It’s easy to flock to a newly constructed home with its seductive new appliances, modern touches, and shiny objects, but there are plenty of reasons to buy an old house instead. According to Realtor, older homes are more affordable, are often in established locations with great schools, boast larger lots and hold more character. Sounds pretty good, but what if you’re conflicted about the modern touches you want? Opting for an older home doesn’t mean you need to stick with all the original details or live with it indefinitely. You really can have the best of both worlds.
Instead, balance renovating original home details with modern touches to create the perfect home for you. From your bathroom to windows, here’s what to keep and what to cut in your home’s original details.
Update The Original Bathrooms
There’s something romantic about a claw foot bathtub, but nothing is charming about an outdated bathroom. Old plumbing, rusty tubs, poor flooring, and an aging vanity need to go. Update your bathroom into an ultra-modern suite by ditching the old tub and replacing it with a new shower.
Your shower can include dual shower heads, glass doors, and a seating area to soak up the steam like you’re in a sauna. Remember the small details like picking modern tiles and a slim shower base or shower pan that completes your modern look. You can also customize those smaller details. Shower pans and bases come in many different styles and lengths to anchor your shower in a contemporary design.
Replace What You Can’t See
If you’ve already dug into new bathroom design and updated your bath with a modern shower, chances are you’re already in the know about what’s going on behind the scenes in your home. If you’re going to renovate, do it right and get rid of those problematic old-world structural details. For example, outdated plumbing, electrical, and structural issues are non-negotiable on your home renovation journey. Not only can these issues put you and your family at risk, but they can also drag down the value of your house.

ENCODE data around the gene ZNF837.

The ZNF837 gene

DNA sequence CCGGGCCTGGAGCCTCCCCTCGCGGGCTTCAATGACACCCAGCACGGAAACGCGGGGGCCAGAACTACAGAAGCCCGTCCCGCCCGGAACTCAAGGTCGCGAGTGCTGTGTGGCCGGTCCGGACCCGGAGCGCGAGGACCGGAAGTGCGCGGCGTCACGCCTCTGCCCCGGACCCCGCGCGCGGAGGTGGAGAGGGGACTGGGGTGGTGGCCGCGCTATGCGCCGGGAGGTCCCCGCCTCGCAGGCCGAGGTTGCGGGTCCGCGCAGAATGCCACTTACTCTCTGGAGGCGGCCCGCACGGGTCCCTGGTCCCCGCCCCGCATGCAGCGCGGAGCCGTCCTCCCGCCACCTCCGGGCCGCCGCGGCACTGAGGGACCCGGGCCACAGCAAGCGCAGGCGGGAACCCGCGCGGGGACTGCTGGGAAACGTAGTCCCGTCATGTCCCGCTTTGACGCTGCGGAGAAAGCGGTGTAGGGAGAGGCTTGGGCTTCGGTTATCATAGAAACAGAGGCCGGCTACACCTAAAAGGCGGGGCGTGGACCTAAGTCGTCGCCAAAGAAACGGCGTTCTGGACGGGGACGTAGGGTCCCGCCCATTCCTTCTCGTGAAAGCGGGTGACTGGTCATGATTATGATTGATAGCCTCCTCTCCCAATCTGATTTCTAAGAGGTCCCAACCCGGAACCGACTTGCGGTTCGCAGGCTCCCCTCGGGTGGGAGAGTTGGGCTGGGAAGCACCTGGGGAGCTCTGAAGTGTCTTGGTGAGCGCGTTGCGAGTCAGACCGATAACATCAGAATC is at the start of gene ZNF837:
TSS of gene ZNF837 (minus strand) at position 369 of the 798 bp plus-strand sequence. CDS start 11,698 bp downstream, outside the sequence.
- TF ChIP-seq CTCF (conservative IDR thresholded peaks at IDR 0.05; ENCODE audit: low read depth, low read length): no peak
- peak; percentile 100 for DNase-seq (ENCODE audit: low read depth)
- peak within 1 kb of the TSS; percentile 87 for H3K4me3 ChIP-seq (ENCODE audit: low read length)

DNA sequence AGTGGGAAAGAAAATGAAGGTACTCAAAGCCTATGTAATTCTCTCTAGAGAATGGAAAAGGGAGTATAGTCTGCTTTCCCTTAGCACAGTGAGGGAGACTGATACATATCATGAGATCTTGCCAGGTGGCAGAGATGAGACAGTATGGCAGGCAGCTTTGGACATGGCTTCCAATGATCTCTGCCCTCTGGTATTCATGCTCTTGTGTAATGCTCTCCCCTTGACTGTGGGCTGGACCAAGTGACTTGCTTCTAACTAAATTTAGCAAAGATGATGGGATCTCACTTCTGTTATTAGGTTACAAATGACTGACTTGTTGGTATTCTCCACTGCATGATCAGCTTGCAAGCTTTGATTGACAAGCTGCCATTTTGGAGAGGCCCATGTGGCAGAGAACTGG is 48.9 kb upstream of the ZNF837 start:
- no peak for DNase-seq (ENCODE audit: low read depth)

Open Up The Floorplan
Old homes often come with a disconnected floor plan where every room from the living area to the kitchen is closed off and tiny. Although your home may have fantastic bones, the floor plan isn’t doing much for you. Open up some of the walls that are cutting off natural lighting. Try extending your kitchen into the living room or a family room into a den. Along the way, mind the details and retain some of that old-world charm like crown molding or old air vent registers that give your home a vintage touch.
Strengthen Your Built-Ins
It’s tempting to start knocking out walls to open up every room in your house, but classic built-ins are a total find that can be put to practical use. Focus on the areas of your home. You can open up and keep some of those old walls with kitchen cabinet built-ins or bookshelves. Your kitchen is a great place to leave that built-in wall in place and decorate with vintage dishes and pops of color. Your den is also an ideal spot to clean up those built-in bookcases and invest in a few leather-bound classics and keepsakes from your travels.
Optimize Your Windows
Remember how you felt when you pulled up to your new home for the first time and fell in love with that oversized bay window? You may later discover that all those windows you adore are drafty, outdated, and shaking along with every seasonal storm.
Keep the windows you can that speak to your aesthetic like a porch window, and focus on optimizing your bedroom, kitchen, and living area windows. Renovating is also the perfect excuse to snag some smart windows that darken with the sun and adjust as needed. The newest smart windows on the market even generate electricity from harnessing the energy from the sun.
Older homes can be a total find and even offers the opportunity to update original details with modern touches. Start with the rooms with the most practical use, from your bathroom to your kitchen, and work your way through your home to figure out what to keep and cut. You could end up with the home of your dreams.